Voters Turn Off Almost Half Of The Campaign Ads They Encounter
by Michael LaCour in Model Politics
Wed November 7, 2012 10:46 a.m. PST
In the final hours of the 2012 Presidential Campaign, both candidates executed a record-breaking eleventh-hour ad blitz -- more money was spent on more political ads than ever before. Voters in crucial swing states (Ohio) experienced an avalanche of political ads – an average of 333 ads per day were aired in Columbus, alone. But, were these ads actually watched?
Forty years ago, if you wanted to avoid watching a commercial, you had to get up off the couch walk across the room and turn the dial. Today, many viewers have complete control of their media environment. Disinterested viewers can simply avoid commercials altogether by changing the channel, pressing the mute button, turning the television off, or fast-forwarding.
Knowing exactly who turns off ads, especially as the incidence rate of time-shifted viewing increases, is paramount to determining the size of advertising effects. After all, if a campaign pays to reach 1,000 viewers and only 200 actually watch the ad – and only about half of those recall anything about it – the real effect of the political ad is significantly diminished.
Given that we know little about how people behave when confronted with political ads, Simon Jackman, Jeff Lewis, Lynn Vavreck and I investigate ad-viewing behavior. We leverage individual level media exposure data, providing second-by-second records of viewers’ television and advertising exposure. Panelists were provided smartphones equipped with audio recognition software that digitally captured all of their television exposure over the course of the 2006 midterm campaign. These data enable an analysis of not only who watches political advertisements, but also what types of people “turn-off” ads and what types of ads are avoided.
To measure ad avoidance we analyze the programs an individual watched (during a time when a political ad was run) to see whether the individual actually watched the political ad during a commercial break. Specifically, we define an “ad avoid” as: watching the 5 seconds prior to the start of an ad (the “lead-in spot”) and subsequently not watching the political advertisement in full. We find that viewers avoid a little less than half of the political ads they encounter.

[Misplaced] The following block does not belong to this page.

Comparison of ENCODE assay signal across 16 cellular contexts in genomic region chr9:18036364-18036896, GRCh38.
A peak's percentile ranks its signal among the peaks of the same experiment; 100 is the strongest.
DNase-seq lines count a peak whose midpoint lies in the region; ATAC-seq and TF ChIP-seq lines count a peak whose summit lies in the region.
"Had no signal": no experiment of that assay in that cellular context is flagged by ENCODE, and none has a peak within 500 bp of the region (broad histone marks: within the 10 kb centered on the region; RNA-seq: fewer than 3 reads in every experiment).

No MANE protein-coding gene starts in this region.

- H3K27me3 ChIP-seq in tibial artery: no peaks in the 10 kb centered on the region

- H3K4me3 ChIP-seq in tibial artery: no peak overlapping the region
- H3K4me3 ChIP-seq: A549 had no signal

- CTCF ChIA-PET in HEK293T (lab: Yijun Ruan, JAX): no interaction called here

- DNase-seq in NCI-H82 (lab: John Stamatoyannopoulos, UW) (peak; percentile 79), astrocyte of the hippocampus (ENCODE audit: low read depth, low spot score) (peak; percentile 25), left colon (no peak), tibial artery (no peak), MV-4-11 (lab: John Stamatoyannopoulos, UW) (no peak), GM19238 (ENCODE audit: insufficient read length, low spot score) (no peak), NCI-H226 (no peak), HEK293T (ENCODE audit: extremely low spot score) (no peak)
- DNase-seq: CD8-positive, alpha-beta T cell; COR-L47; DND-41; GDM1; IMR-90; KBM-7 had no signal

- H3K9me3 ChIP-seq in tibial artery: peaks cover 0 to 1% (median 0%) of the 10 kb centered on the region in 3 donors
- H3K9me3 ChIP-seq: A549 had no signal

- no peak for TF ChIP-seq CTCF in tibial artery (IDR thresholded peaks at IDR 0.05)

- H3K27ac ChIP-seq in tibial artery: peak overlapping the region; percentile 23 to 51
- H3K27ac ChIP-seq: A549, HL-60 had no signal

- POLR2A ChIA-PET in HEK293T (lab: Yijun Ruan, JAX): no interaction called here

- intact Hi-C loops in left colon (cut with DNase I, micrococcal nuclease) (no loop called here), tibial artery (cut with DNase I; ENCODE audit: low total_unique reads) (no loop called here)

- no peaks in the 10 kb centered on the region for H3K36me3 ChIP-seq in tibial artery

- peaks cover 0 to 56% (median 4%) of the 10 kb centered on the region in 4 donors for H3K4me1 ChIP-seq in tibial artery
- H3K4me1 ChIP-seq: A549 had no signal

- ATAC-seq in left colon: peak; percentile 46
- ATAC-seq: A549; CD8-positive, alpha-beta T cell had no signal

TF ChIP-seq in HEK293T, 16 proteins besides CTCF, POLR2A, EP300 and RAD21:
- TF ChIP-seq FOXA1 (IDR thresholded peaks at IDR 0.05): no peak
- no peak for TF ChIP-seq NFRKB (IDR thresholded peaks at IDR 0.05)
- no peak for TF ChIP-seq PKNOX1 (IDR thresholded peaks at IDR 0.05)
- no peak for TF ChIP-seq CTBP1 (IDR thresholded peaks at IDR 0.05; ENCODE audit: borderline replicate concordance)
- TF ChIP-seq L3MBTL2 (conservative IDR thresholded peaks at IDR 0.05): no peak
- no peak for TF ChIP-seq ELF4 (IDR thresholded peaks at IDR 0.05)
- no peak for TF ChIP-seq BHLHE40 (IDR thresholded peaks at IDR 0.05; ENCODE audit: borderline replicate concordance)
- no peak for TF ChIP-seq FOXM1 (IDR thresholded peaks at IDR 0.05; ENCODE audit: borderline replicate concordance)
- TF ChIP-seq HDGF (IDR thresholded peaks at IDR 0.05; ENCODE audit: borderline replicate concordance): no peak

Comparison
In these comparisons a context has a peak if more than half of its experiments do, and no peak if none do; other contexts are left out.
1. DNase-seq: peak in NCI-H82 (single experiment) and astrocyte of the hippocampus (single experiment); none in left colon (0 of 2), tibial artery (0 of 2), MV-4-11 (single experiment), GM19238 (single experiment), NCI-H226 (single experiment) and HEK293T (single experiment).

When it comes to avoiding ads is there anything unique about political ads? After all, if viewers simply skip all ads at similar rates, drawing inferences about political behavior is complicated. The Figure above plots number of ads watched as a function of number of ads avoided (muted, fast-forwarded, channel changed) by ad type. Regression lines closer to the y axis indicate more ads avoided than watched, while regression lines closer to the x axis represent more ads watched than avoided. The 45 degree line indicates equal amounts of ads watched and avoided.
The takeaway: individuals are filtering the content they see during commercial breaks. The panelists in our study avoid 66% of the Geico Insurance commercials they encounter...(so, could switching to Geico really save you 15% or more on...NEXT!) In contrast, viewers avoid only 17% of the Apple commercials they encounter. Political advertisements fall in the middle – viewers avoid approximately 42% of the political ads they encounter.
What kinds of people avoid political ads? Figure below indicates that high and low engagement citizens rarely avoid political ads. (Access to technology plays an important role here. Viewers ability to skip an ad is correlated with political engagement – in 2006, 67% of the highly engaged panelists had TIVO or DVR equipment, while only 28% of the least engaged do.)
Rather, it is those viewers who are moderately politically engaged who avoid more than half of the ads they come into contact with. Since the low engagement voters probably were least likely to vote and the high engagement voters made up their minds long before yesterday, the group they most needed to sway was also the on theat as most likley to censor them.